Legendary Communist Leader Dies
Legendary Communist Leader Dies
Nov. 13, 1989
MADRID, Spain (AP) _ Communist leader Dolores Ibarruri, ''La Pasionaria'' whose bold defiance during the Spanish Civil War rallied millions in the fight against fascism, has died. She was 93.
She died Sunday evening in Madrid's Ramon y Cajal Hospital, a statement from the hospital director said. Dr. Juan Beltran said Mrs. Ibarruri died of pneumonia with respiratory difficulties.
At her bedside was her sole surviving child - her daughter Amaya - and other relatives.
Mrs. Ibarruri began a career as a labor organizer and strike leader and wrote articles she signed as ''La Pasionaria,'' a name she chose in 1916 because her first article appeared during Holy Week, known in Spanish as the week of the Passion.
During the 1936 siege of Madrid by rebel forces led by Gen. Francisco Franco, Mrs. Ibarruri's defiant phrase ''They shall not pass 3/8'' became the rallying cry of the loyalist Republican army.
Her speeches made her an anti-fascist heroine to millions during the 1936-39 war.
Many literary scholars believe she was the model for Pilar, the heroine of Ernest Hemingway's novel of the war, ''For Whom the Bell Tolls.''
The daughter and granddaughter of northern Basque coal miners, Mrs. Ibarruri was a founding member of the Spanish Communist Party. At the time of her death, she was the party's honorary president.
After Franco's nationalists won the war in 1939, she fled to the Soviet Union and lived there for 38 years.
She returned to Madrid in 1977, two years after Franco's death, as Spain underwent a peaceful transition to democracy.
That same year, she won back her deputy's seat first occupied in 1936 in the lower house of Parliament. She later gave it up because of her age and delicate health.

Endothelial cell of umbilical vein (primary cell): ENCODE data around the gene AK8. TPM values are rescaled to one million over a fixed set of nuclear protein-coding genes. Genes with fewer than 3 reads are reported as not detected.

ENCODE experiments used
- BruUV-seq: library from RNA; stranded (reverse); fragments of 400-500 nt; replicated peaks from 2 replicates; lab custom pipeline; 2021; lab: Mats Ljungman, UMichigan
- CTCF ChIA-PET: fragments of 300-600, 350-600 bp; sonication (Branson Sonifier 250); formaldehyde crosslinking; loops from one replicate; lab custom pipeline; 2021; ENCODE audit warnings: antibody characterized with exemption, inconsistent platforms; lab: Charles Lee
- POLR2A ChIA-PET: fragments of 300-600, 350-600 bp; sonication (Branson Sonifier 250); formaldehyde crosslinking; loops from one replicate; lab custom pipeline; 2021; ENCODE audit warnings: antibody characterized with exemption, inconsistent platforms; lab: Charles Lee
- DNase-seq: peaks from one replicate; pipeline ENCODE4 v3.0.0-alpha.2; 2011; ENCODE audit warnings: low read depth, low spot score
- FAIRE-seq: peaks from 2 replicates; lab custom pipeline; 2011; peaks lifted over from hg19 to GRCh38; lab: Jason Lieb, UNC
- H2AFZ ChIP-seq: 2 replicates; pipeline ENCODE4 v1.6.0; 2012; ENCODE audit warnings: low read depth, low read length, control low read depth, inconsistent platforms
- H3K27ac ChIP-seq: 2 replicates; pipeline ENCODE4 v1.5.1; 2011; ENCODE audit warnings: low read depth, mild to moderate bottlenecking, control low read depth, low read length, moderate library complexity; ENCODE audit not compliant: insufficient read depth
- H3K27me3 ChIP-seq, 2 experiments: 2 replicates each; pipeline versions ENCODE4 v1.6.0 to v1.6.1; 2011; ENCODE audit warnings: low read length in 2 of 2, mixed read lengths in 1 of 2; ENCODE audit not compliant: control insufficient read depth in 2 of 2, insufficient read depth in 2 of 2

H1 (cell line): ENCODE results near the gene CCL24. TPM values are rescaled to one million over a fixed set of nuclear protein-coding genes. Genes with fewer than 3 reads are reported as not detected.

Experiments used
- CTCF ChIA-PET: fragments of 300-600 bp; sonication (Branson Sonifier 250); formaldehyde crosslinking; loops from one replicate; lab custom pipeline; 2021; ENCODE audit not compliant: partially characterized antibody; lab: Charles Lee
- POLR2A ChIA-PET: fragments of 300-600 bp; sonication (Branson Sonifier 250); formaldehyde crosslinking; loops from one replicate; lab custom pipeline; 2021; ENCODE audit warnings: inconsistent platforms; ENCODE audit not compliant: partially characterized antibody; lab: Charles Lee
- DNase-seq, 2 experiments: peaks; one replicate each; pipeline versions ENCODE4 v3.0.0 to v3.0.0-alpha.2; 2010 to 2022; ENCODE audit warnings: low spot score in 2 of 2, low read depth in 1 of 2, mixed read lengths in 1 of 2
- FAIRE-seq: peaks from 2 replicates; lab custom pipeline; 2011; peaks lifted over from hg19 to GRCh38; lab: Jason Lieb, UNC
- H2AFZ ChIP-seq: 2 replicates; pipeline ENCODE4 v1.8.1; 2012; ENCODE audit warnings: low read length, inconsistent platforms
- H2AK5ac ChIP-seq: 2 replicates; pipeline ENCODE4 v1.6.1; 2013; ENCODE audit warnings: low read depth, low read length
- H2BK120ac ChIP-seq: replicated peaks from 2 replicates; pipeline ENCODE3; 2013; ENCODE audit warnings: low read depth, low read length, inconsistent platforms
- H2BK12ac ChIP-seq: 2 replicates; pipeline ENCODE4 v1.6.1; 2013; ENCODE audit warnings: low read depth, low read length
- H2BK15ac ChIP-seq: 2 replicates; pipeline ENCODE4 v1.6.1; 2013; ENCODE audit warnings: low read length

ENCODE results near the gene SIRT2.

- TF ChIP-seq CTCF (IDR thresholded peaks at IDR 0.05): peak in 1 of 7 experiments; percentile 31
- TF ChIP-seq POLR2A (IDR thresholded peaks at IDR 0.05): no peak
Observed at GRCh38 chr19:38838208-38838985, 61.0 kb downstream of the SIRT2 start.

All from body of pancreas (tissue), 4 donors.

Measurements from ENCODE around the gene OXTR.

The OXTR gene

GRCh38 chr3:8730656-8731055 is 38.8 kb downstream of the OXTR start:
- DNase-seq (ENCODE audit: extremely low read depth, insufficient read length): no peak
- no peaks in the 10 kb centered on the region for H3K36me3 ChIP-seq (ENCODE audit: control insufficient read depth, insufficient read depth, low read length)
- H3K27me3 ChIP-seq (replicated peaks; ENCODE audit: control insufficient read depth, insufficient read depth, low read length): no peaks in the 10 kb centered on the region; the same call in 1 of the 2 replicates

The Spanish Communist Party, which named her honorary president in 1960, said in a statement, ''In informing with sorrow of her death, the Spanish Communists address the Communist, socialist, progressive forces and the democratic movement of all the world, expressing our will of contributing with a daily effort to the ideals of emancipation and peace which stimulated the life of Dolores Ibarruri.''
On Dec. 9, 1985, figures from the international Communist movement and from Spain's socialist government feted La Pasionaria on her 90th birthday.
''The name of La Pasionaria sums up an entire era in the struggle of workers and the Spanish people for freedom, democracy and progress,'' Cuban President Fidel Castro wrote in an article published for the celebration.
Born in the Basque village of Gallarta on Dec. 9, 1895, Mrs. Ibarruri was the eighth of 11 children. She said the harsh conditions of her youth turned her into a revolutionary. ''I knew the terrible pain of days without bread and winters without fire,'' she wrote in her autobiography, ''My Way.''
Her family was too poor to pay for schooling so she abandoned her ambition of becoming a teacher. She married Julian Ruiz, a socialist activist five years her senior.
Ruiz once recalled her as being as independent as a mountain goat.
Separated from his wife since the 1930s, Ruiz died a few weeks after her return to Spain from Moscow.
Dolores Ibarruri turned to politics after Ruiz introduced her to socialism and Marxism. She read about the Russian revolution. ''Two names,'' she wrote later, ''struck me in my heart and in my head - Russia and Lenin. I no longer felt sad, I no longer felt alone.''
In 1934, she led a rebellion by 40,000 miners in the northern province of Asturias.
When the civil war broke out in July 1936, she led rallies, visited Republican forces and made ringing radio broadcasts.
She nearly always wore black. Once, when asked why, she responded: ''A woman of humble background like me can't wear bright clothes. With a black dress, although it may be inexpensive, one can go anywhere and one goes more decently.''
Shortly after her return from exile, she underwent an operation to have a pacemaker installed. She had suffered sporadic health problems since.
She first entered the hospital Sept. 13, but one month later returned to her Madrid home after undergoing treatment for pneumonia.
Mrs. Ibarruri entered the hospital Nov. 8 in serious condition with pneumonia and heart trouble.
She is survived by her daughter Amaya. Five other children died in infancy. The Spanish Communist Party announced that secretary-general Julio Anguita and other party leaders would meet to make arrangements for the funeral.